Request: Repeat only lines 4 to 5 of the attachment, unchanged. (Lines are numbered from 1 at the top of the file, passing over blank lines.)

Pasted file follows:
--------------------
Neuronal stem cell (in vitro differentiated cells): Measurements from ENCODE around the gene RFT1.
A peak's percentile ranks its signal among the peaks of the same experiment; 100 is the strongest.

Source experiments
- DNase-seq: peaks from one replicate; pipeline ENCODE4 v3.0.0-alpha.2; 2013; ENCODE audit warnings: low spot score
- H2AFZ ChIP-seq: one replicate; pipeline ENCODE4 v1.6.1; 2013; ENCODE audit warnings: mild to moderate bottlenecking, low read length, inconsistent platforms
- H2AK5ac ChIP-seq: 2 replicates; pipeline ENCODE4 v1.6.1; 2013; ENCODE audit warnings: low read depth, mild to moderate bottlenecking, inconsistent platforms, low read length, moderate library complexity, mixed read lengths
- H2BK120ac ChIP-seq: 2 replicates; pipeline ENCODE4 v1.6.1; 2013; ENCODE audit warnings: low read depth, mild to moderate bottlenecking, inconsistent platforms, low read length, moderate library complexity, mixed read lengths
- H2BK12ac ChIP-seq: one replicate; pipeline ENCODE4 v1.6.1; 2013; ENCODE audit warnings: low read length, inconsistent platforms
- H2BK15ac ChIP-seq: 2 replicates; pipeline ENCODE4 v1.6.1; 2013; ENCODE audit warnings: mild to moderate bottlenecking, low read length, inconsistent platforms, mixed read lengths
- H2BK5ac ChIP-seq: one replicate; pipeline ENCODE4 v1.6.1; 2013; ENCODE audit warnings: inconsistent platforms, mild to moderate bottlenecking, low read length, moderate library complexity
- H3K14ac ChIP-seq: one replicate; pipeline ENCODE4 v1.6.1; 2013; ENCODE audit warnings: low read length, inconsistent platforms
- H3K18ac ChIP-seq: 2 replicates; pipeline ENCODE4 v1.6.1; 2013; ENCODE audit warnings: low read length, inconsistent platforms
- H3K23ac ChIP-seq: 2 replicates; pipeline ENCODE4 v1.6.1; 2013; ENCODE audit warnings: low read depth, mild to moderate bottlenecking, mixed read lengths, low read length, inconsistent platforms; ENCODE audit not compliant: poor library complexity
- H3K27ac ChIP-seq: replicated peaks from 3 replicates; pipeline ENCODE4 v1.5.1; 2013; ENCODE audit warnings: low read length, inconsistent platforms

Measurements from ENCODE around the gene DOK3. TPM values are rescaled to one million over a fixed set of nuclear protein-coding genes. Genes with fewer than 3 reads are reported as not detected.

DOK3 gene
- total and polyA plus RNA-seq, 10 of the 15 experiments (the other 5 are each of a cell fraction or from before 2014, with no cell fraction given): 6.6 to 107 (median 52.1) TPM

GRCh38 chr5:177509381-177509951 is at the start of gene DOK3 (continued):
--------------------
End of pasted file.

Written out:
- DNase-seq: peaks from one replicate; pipeline ENCODE4 v3.0.0-alpha.2; 2013; ENCODE audit warnings: low spot score
- H2AFZ ChIP-seq: one replicate; pipeline ENCODE4 v1.6.1; 2013; ENCODE audit warnings: mild to moderate bottlenecking, low read length, inconsistent platforms